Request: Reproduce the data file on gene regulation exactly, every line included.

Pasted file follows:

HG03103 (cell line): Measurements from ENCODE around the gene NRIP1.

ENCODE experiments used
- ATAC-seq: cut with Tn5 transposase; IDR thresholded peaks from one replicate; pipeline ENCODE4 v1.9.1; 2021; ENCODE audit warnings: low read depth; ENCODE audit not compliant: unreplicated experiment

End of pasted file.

HG03103 (cell line): Measurements from ENCODE around the gene NRIP1.

ENCODE experiments used
- ATAC-seq: cut with Tn5 transposase; IDR thresholded peaks from one replicate; pipeline ENCODE4 v1.9.1; 2021; ENCODE audit warnings: low read depth; ENCODE audit not compliant: unreplicated experiment